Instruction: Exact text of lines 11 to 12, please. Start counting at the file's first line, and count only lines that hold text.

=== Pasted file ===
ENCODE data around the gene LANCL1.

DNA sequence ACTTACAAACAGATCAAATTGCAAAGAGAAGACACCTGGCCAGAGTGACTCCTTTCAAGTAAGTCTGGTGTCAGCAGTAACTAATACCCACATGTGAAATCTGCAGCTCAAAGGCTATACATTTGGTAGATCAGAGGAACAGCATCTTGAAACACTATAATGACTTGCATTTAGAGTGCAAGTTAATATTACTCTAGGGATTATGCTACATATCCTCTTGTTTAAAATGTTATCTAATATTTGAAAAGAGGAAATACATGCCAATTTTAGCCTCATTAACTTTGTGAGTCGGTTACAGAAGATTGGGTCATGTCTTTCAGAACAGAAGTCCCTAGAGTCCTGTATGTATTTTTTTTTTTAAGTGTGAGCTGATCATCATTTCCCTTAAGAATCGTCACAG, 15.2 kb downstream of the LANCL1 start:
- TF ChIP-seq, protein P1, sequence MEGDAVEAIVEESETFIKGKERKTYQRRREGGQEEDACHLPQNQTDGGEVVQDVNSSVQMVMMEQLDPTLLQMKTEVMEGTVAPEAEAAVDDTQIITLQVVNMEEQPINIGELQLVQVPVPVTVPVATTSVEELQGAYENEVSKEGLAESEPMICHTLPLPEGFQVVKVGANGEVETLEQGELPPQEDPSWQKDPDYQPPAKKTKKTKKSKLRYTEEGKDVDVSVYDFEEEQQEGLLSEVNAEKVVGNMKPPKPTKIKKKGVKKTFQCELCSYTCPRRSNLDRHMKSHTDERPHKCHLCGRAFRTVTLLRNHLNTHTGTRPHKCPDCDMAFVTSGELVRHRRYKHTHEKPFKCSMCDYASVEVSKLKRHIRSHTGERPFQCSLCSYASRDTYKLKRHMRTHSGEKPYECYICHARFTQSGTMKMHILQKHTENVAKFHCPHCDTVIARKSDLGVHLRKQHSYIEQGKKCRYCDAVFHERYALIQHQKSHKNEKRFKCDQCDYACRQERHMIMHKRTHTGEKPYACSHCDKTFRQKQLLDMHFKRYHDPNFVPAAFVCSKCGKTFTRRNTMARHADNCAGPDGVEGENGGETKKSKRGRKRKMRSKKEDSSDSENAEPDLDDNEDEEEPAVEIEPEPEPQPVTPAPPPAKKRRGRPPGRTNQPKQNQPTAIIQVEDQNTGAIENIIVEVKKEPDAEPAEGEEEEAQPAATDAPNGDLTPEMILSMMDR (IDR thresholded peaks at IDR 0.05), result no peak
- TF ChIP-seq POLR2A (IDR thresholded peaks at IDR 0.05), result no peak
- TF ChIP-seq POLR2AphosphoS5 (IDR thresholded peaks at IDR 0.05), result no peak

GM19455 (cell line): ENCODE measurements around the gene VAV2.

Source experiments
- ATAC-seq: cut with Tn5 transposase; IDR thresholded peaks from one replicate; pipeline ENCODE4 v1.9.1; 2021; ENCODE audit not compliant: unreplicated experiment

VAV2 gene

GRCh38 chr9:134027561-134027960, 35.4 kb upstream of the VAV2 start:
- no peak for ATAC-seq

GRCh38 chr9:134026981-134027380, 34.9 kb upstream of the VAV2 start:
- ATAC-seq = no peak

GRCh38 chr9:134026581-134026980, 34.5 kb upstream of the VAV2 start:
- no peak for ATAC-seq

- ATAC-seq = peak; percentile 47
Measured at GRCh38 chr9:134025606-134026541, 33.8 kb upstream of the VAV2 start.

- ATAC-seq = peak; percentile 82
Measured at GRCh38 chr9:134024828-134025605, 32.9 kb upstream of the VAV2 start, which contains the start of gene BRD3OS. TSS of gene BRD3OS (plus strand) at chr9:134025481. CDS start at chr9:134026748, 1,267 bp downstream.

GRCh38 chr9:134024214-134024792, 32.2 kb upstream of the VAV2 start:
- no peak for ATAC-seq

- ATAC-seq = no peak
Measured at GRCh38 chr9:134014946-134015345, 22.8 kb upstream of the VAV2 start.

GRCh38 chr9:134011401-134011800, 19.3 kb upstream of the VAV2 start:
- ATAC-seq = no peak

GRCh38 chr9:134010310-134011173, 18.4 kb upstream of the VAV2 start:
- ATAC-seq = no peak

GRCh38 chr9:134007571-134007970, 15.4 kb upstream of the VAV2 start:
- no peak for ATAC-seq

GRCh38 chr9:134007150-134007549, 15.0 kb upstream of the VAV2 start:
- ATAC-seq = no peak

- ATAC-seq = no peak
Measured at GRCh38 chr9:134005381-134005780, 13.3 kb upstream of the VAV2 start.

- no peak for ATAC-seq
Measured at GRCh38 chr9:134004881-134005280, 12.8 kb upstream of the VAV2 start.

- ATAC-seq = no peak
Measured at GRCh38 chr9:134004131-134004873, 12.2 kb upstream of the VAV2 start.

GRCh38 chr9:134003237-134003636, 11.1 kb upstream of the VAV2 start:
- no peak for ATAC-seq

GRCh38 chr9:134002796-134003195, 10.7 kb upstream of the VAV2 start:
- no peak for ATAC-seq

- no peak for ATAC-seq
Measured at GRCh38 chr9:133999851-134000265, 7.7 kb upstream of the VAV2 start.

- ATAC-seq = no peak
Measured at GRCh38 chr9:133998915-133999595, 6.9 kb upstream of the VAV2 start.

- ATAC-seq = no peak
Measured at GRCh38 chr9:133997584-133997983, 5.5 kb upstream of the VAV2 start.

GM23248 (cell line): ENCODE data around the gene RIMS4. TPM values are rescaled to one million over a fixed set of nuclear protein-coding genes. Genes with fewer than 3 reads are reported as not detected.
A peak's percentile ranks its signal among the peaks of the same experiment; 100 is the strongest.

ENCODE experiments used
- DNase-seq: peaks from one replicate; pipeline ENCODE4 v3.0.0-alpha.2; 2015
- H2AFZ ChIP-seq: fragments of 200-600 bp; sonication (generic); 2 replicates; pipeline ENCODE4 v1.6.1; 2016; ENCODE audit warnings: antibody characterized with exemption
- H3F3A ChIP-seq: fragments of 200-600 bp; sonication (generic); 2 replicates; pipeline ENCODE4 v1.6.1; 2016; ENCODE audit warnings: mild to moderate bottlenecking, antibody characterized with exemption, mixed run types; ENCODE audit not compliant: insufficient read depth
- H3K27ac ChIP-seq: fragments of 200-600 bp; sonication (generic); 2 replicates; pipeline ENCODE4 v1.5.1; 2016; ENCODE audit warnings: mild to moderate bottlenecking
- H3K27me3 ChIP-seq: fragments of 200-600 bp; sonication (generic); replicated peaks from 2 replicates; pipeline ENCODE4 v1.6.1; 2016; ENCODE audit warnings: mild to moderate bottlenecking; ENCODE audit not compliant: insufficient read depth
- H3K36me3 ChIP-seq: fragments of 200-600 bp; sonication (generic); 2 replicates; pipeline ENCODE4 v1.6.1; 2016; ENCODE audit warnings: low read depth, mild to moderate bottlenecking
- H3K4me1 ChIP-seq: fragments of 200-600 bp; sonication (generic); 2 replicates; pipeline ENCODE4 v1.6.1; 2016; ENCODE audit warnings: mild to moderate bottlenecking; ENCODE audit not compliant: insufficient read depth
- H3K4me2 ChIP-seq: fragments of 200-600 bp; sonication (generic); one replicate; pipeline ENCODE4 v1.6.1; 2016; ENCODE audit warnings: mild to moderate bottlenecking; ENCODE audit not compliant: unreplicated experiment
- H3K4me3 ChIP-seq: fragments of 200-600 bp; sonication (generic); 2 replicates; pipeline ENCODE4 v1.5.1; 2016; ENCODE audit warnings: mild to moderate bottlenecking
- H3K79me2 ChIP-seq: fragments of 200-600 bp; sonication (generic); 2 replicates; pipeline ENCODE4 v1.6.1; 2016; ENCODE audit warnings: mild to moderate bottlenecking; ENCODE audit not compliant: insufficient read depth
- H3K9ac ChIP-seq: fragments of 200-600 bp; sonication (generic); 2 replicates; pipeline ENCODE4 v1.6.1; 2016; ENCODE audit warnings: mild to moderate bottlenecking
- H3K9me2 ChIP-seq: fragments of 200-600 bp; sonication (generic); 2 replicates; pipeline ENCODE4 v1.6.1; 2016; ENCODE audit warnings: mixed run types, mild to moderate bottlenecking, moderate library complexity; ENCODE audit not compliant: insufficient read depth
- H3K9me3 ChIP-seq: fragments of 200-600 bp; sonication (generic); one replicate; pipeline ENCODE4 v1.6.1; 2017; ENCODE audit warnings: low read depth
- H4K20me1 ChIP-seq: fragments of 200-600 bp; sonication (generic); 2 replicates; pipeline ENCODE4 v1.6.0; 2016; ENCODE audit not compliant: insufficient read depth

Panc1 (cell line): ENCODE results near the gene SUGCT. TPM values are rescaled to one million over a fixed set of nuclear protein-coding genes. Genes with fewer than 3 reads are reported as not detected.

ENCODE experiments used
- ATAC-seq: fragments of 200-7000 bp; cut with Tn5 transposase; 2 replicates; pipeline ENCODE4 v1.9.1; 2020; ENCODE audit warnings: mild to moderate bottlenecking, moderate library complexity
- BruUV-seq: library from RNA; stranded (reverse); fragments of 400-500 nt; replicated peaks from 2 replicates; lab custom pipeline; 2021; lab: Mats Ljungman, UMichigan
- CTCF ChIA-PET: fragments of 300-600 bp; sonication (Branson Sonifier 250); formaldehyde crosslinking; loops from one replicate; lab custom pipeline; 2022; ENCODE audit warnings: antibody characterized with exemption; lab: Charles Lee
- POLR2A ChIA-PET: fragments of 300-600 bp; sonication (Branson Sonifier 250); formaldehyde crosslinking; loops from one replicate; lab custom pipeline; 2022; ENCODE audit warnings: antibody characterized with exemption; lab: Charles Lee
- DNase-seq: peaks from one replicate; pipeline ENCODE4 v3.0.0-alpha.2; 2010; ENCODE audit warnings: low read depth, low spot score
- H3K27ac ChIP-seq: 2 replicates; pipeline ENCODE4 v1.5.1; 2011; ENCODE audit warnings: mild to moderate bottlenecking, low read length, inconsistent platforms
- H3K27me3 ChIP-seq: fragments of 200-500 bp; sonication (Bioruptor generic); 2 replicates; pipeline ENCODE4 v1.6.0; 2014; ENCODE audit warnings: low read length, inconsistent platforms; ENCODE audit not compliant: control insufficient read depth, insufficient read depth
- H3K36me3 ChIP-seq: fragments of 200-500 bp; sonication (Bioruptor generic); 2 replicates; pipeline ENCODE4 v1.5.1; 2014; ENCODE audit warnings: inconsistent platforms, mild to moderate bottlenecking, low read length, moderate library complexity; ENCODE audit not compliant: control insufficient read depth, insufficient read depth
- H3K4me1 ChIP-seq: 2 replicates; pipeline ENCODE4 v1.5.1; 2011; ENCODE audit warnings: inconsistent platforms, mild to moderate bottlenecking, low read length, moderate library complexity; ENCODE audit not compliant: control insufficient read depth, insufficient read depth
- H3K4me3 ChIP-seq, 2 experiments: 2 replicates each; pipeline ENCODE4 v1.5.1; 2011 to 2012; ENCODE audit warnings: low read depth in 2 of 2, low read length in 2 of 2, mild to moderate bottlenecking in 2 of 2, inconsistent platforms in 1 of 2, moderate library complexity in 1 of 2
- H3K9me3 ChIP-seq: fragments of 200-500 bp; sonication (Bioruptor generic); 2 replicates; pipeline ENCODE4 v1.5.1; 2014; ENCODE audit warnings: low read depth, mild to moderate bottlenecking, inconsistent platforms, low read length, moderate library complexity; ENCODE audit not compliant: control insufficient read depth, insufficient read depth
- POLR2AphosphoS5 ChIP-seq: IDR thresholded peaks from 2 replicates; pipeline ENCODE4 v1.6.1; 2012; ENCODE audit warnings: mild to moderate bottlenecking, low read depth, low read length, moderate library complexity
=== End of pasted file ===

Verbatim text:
- no peak for ATAC-seq

GRCh38 chr9:134026981-134027380, 34.9 kb upstream of the VAV2 start: